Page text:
Camp NaNoWriMo kicked off on Sunday. We were out at the cottage, and despite the sweltering heat I was able to get back into my WIP and make forward progress. Last week I took the first chapter to my critique group and they loved it. Told me I needed to keep writing. When camp started I set a modest goal and made a commitment to myself to sit down every day and write. So far so good. We’re back out at the lake and I am sure my muse has found me here. (She likes to go places with no wifi—who knew?) Our friends are coming up for the holiday and I hope they love it as much as we do.


Ready to write on the first day of Camp NaNoWriMo

Sometimes I think the secret to life is as simple as this: find what makes you happy and do it. Adjust as necessary to accommodate children and bad  backs.

Why I simultaneously love and fear small creatures

I love nature and animals and have been known to carry on many a one-sided conversation with the creatures who visit our backyard. But if they try to come into the house, I freak out. And if they end up dead anywhere on the property, I freak out even harder. Which occasionally happens out here in the suburbs and which inspired me to write a piece called “Carcass”. I entered “Carcass” into the Pennwriters In Other Words contest, an annual contest with three different categories: non-fiction, fiction, and poetry. Pieces must fit on one single sheet of paper and are posted on the wall for participants to vote on during the conference. My first year in attendance (2015), I took third place in both the fiction and poetry categories but haven’t had success since then.

Until this year. My friend/traveling companion and I both entered, and we wanted to stick around for the results but decided to leave early so that we could be back with our families by dinnertime. We asked the coordinator if we won. She looked at our name tags and shook her head. Disappointed but still full of positive energy from the weekend, we returned home.

Later that day, someone posted on Twitter that her friends had won. I sent a message of congratulations, and she said, “heard you won one yourself”. Say what? Turns out I earned second place in the non-fiction category, and my friend won second in fiction. We were thrilled, but a little sad we missed the excitement of receiving the award. Thankfully, the coordinator contacted us and sent us our certificates in the mail.


I’m pleased to have placed in all three categories, and will keep writing and aiming for that first place spot!

Without further ado, here is my piece:


 There’s a dead mouse in the basement.

I walked down there to look in my high school memory box for my not-quite Rubix Cube because the youngest spent all afternoon trying to solve the actual Rubix Cube. I went down to the basement and there it was.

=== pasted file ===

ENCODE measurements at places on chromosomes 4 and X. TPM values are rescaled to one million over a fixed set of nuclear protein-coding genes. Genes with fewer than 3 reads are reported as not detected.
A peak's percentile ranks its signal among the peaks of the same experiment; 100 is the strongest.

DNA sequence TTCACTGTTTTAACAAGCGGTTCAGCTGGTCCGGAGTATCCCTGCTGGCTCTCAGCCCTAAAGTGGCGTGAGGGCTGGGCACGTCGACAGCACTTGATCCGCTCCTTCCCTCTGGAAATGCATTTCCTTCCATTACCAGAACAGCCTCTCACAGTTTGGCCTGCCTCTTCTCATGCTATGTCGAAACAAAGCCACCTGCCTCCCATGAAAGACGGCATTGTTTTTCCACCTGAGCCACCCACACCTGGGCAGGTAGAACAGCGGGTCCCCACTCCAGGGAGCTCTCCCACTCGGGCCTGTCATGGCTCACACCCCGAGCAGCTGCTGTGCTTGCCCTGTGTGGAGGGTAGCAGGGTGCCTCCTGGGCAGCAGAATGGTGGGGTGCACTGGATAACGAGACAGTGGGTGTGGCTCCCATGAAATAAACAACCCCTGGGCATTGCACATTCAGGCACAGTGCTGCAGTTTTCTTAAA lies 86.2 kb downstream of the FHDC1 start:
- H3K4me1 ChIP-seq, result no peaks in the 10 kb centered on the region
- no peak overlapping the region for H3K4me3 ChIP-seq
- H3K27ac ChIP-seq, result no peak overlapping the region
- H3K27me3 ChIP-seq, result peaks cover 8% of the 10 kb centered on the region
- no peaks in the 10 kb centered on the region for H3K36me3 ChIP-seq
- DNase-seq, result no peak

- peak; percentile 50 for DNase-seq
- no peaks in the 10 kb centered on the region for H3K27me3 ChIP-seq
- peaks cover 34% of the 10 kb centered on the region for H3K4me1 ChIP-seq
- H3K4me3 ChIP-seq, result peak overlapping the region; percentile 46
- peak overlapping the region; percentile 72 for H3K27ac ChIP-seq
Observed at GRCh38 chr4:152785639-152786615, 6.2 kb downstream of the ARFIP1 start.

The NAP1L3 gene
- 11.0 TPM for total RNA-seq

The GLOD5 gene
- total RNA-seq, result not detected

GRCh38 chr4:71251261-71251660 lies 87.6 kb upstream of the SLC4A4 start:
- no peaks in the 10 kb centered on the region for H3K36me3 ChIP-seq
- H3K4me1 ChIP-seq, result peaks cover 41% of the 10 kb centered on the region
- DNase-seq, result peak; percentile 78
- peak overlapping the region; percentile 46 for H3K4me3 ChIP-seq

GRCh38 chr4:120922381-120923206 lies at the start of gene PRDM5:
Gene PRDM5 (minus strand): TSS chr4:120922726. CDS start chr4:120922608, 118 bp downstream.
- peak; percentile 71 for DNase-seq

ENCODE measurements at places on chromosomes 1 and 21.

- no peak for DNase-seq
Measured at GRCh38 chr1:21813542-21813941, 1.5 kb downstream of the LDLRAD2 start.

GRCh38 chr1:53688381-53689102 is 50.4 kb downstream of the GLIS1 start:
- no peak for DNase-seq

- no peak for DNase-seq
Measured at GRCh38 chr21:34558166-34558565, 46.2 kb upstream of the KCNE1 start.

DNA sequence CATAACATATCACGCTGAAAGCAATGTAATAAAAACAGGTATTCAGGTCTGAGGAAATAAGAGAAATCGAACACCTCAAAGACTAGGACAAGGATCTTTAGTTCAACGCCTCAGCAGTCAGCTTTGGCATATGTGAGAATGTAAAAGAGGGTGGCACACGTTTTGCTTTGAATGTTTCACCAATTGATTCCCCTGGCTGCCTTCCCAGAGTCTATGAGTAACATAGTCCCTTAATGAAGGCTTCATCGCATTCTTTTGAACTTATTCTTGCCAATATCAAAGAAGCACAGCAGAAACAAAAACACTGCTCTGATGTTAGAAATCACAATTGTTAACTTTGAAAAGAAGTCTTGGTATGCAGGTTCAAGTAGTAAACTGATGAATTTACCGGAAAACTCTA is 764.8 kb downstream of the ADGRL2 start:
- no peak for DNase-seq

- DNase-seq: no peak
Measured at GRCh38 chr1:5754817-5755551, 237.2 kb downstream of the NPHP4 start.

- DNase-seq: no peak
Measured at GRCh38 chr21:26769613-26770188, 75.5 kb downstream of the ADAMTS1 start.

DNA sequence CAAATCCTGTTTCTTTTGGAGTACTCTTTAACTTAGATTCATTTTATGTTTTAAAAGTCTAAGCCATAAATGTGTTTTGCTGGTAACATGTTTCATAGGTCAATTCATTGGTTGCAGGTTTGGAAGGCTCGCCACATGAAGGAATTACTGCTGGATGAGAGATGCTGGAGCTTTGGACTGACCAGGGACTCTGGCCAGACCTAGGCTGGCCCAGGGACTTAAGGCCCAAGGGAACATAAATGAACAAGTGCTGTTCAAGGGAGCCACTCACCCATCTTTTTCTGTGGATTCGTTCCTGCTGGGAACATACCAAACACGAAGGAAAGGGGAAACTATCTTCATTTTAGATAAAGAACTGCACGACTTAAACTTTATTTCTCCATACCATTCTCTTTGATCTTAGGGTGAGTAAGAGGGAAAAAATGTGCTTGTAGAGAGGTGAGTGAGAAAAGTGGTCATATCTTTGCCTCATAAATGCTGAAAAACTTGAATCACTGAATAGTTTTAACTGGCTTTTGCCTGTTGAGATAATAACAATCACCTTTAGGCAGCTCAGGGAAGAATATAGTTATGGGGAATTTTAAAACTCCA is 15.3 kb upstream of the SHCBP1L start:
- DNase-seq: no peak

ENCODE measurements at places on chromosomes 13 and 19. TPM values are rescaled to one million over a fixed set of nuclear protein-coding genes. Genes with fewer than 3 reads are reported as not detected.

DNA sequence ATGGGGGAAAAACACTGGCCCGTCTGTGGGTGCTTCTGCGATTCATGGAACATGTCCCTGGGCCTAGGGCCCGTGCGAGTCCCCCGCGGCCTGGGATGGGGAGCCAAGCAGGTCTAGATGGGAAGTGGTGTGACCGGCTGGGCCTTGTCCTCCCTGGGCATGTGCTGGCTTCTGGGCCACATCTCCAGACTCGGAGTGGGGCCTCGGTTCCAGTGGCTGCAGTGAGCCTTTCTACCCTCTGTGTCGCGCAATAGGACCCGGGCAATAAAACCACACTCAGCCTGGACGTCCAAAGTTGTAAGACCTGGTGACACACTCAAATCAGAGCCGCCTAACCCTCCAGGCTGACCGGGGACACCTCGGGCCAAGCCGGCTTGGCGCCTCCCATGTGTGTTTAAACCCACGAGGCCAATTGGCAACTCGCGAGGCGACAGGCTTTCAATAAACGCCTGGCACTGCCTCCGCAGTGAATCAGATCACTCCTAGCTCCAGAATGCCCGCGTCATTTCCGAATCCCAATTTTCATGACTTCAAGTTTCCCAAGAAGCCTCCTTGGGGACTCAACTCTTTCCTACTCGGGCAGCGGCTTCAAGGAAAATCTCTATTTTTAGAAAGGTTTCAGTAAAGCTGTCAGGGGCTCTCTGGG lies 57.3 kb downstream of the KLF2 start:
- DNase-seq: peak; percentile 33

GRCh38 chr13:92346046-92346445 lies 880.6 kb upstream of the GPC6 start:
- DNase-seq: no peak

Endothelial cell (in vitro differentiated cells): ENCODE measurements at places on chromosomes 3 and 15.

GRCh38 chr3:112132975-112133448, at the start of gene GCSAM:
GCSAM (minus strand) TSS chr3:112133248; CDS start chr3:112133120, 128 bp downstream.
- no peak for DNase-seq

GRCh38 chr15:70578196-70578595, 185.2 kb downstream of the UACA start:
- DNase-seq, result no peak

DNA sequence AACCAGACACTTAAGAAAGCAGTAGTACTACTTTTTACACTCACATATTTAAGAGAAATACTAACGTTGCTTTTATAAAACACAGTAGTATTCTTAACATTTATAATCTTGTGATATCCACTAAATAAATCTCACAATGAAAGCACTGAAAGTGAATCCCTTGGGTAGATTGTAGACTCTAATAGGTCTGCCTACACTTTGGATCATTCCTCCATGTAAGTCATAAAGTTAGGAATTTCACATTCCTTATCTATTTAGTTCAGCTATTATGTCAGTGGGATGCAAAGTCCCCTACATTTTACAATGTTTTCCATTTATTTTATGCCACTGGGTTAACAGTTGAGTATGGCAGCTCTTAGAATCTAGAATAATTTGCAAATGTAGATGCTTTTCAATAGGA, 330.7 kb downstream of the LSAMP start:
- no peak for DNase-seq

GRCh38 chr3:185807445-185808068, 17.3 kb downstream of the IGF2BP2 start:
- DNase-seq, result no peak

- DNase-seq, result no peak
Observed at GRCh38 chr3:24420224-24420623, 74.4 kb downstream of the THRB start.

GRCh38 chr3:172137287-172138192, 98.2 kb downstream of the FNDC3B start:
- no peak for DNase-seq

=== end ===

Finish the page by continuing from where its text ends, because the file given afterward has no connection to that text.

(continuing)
All sad and mouse-like on the freshly vacuumed carpet. Carpet, I might add, that until last week was covered in piles of boxes, tissue paper, unwanted toys, and tons of other crap. We spent the afternoon cleaning everything out and uncovered scattered mouse poop who knows how old. My 40th birthday cards were in that pile. I turned 41 three months ago.

Now the space is clean, the rug mouse-poop free. But not mouse free. Because as soon as I saw it my heart started to pound in the way it does when I come across dead things, and I did an immediate about face. Headed back upstairs and pretended I had never gone down there in the first place.

Hubby comes home late tonight. He’ll come across the mouse. Eventually. He’ll take care of it. The question is, do I wait for him to notice it or tell him I saw it and didn’t feel it was within my realm as chief house cleaner to do anything about it? When he sees it will he clean it up without saying anything?

I think back to the last mouse, the one that squirreled away cat food in a rolled-up rug and caused Mia to pee all over the house in anger. We put out poison but never found a body. The tiny green pellets housed in innocent looking cardboard triangles remained scattered throughout the basement. Leftover poison. We killed this mouse. And it took the liberty of dying right there in the newly cleaned room.

Sadness weighs on me, like steel.

Is it sadness I feel, or something else? And why do dead animals bring trauma to my soul? I remember the suicidal crow that landed in our back porch back in Corning. Hubby was away; I had to carry it into the woods by myself. Scooped up its body with a shovel and carried it back there on our rickety wheel barrow. When I think back to that day I can still feel my pounding heart.

And the bees I found when I unscrewed the switch plate in my parent’s living room. Oh Lord the bees. Vacuuming them out from across the room after a panic attack that lasted much longer than one should panic over a pile of dead, harmless bees.

I think there might be something wrong with me.